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Sony new firmware update for PSP tied to PS3 launch

Sony's updated firmware adds PS3 interoperability and a PSOne emulator

Lori Grunin

We've known for a while that Sony was going to be updating the firmware on the PSP, so its handheld game console could link better with the PS3 and play downloadable PSone titles. Well, that day has finally arrived, and here's the message you get when you actually go to download the update:

"This update includes the following changes:
> Revisions to strengthen security have been added.
> Playstation Network titles are now supported under [Game].
> [Remote Play] has been added as a feature under [Network].
> [Online Instruction Manuals] has been added as a feature under [RSS Channel].
> A visual player has been added as a feature under [Music].
> 3-speed fast forward and fast reverse has been added as a feature under [Photo].
> [UMD Auto-Start] has been added as a feature in [System Settings] under [Settings]."

In another sign that anti-Sony sentiment is running fairly high, Kotaku is already blasting the PSP firmware upgrade as pretty worthless. If you read The New York Times, you may have also noticed that a reporter played with the PS3 over the weekend and came away unimpressed.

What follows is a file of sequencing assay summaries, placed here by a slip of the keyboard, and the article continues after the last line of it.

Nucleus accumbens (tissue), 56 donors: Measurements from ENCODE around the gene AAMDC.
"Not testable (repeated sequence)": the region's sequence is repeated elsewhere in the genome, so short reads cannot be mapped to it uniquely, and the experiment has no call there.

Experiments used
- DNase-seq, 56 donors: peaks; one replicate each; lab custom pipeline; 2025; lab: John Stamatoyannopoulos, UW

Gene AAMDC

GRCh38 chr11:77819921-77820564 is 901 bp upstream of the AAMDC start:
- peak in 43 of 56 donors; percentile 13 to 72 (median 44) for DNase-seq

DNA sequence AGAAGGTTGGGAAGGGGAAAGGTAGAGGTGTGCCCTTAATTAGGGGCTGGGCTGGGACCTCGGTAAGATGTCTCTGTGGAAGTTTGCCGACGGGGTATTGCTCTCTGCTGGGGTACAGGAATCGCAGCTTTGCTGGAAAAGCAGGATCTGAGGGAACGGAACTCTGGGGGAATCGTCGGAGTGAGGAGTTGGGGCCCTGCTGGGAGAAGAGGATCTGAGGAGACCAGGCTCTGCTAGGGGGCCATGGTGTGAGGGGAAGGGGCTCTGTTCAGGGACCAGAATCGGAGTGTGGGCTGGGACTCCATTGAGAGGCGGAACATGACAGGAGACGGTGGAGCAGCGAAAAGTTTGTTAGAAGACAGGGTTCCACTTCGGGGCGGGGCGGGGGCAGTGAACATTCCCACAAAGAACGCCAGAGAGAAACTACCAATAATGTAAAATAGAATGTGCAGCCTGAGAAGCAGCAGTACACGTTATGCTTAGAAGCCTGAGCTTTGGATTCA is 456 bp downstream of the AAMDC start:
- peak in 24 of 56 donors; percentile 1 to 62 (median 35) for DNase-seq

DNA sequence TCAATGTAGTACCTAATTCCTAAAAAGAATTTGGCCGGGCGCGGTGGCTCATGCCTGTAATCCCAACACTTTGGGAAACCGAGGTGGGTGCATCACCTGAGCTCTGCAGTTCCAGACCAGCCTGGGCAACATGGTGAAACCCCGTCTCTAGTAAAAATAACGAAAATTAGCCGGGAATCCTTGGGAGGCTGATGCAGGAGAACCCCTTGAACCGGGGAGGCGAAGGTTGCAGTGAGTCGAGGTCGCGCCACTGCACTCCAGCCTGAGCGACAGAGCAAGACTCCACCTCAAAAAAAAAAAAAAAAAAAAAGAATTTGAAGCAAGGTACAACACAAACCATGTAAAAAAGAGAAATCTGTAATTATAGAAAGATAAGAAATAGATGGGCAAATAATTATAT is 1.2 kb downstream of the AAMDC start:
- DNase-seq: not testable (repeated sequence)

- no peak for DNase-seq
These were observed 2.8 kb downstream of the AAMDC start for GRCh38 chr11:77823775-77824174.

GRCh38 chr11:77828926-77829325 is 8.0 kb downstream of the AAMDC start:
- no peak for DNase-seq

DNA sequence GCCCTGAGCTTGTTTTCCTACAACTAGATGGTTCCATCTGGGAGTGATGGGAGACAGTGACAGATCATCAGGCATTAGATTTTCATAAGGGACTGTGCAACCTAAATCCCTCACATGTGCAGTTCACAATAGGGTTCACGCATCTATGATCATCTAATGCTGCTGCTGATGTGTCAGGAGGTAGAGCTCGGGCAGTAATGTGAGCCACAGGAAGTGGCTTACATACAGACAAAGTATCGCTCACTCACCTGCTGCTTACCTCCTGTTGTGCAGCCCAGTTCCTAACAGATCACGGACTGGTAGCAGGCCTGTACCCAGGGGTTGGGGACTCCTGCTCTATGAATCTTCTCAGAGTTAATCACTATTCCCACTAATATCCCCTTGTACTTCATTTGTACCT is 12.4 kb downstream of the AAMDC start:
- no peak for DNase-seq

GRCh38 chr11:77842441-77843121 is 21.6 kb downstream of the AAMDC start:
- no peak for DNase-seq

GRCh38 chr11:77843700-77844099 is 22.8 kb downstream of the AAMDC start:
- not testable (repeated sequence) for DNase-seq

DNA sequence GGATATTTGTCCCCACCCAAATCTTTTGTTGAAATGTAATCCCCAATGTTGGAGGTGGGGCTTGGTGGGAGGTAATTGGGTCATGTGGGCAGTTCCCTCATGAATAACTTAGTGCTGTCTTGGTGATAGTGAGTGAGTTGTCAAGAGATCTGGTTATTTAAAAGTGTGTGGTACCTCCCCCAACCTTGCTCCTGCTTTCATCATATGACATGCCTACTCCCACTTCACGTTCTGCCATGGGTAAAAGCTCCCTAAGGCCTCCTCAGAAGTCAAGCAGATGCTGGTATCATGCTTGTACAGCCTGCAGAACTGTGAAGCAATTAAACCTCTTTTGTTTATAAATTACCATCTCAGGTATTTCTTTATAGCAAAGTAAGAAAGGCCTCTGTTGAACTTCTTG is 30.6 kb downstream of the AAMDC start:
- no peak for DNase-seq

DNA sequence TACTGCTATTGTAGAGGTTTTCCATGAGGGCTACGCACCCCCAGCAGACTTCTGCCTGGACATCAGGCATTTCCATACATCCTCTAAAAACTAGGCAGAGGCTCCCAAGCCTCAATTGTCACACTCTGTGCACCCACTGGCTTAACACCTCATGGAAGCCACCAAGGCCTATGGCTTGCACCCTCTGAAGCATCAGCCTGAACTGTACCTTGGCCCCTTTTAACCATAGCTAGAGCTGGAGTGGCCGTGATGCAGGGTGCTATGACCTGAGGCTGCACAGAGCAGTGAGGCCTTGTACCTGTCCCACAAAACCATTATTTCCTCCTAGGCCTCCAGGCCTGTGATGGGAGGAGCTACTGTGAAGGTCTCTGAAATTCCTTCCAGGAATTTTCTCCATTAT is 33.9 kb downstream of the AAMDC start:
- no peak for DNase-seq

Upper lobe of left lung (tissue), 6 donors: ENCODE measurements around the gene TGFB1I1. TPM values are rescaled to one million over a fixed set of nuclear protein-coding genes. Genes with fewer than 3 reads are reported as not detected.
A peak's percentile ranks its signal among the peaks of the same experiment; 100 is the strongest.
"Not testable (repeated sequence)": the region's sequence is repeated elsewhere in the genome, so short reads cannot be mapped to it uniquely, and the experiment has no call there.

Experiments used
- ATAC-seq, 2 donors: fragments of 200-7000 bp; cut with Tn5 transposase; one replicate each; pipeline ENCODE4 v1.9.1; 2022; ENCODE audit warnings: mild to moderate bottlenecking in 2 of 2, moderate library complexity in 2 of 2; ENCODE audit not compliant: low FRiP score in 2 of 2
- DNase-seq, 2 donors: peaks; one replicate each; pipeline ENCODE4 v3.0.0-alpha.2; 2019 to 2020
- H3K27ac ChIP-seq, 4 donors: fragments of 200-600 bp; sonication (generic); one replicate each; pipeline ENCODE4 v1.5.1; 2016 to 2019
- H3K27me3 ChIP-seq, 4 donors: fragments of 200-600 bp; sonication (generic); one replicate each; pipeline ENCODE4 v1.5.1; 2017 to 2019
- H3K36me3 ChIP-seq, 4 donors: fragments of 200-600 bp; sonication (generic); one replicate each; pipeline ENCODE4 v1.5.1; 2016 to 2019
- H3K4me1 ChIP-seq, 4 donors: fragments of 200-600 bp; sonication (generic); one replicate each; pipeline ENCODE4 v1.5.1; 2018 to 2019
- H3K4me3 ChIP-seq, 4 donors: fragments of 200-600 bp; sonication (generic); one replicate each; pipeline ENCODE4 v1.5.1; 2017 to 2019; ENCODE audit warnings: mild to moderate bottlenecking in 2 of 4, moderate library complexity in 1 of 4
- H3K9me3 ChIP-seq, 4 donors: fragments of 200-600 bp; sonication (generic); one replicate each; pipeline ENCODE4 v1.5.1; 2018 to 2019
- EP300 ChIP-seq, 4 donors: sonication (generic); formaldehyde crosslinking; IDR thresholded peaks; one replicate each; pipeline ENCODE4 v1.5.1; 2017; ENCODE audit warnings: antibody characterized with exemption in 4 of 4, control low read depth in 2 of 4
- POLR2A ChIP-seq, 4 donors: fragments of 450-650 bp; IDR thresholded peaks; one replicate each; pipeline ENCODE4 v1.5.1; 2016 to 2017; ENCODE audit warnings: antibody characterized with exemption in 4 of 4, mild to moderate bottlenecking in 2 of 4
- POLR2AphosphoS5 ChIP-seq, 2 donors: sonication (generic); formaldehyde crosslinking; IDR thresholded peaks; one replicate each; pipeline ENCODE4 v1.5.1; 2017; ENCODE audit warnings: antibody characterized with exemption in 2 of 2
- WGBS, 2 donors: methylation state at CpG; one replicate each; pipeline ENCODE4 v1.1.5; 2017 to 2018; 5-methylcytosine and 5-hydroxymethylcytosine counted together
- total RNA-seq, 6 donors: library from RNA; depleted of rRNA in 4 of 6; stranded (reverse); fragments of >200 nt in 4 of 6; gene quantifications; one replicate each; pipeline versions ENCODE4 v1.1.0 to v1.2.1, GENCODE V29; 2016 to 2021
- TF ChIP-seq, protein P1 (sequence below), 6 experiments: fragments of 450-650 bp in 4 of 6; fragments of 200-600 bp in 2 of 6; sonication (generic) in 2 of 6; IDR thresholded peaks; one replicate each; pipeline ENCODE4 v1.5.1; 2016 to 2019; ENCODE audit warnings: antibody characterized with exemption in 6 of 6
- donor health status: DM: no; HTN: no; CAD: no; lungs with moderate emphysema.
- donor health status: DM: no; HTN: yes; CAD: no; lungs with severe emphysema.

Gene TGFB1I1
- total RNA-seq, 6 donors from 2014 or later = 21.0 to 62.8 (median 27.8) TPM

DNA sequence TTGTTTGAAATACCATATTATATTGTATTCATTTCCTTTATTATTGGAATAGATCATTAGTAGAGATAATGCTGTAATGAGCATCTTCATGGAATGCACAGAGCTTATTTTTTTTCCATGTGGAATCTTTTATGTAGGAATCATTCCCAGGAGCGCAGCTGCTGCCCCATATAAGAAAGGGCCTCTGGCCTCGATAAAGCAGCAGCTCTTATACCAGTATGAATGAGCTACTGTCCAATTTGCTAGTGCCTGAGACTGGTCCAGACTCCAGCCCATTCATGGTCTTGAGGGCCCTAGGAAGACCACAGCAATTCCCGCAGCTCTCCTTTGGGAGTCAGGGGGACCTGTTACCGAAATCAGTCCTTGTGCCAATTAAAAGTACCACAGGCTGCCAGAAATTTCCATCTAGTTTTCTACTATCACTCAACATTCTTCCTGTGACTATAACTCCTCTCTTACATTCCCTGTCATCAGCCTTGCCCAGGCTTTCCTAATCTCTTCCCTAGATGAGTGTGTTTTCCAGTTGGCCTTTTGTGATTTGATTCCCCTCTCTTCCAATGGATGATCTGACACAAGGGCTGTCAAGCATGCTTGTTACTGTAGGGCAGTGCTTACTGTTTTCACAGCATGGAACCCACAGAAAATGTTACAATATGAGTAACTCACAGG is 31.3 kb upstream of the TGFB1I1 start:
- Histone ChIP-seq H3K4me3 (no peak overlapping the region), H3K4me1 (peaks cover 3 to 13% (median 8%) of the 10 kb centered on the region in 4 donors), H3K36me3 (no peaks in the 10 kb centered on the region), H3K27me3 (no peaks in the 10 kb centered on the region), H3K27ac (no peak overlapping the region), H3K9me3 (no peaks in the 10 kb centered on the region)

Perhaps because my expectations weren't all that high, I didn't have as negative a view on the PSP firmware upgrade. The ability to stream video, music, photos to your PSP from your PS3 isn't all that exciting, but it is a feature that wasn't there before. The same goes for the PSP's new built-in PSone emulator (included in the firmware upgrade).

The only thing that is a little mystifying is why you have to connect your PSP to your PS3 to download the online-exclusive titles (think XBox Live Arcade) and PSone titles, which cost anywhere from $6 to $11. In an earlier meeting with Sony, I was given the impression that you'd be able to download these games straight onto your PSP using its built-in Wi-Fi connection. Alas, that feature is probably on the way, but we'll have to wait for another firmware update. Until then, Sony's leaving money on the table, as there are millions of PSP users out there who don't have access to a PS3--and probably won't for a while.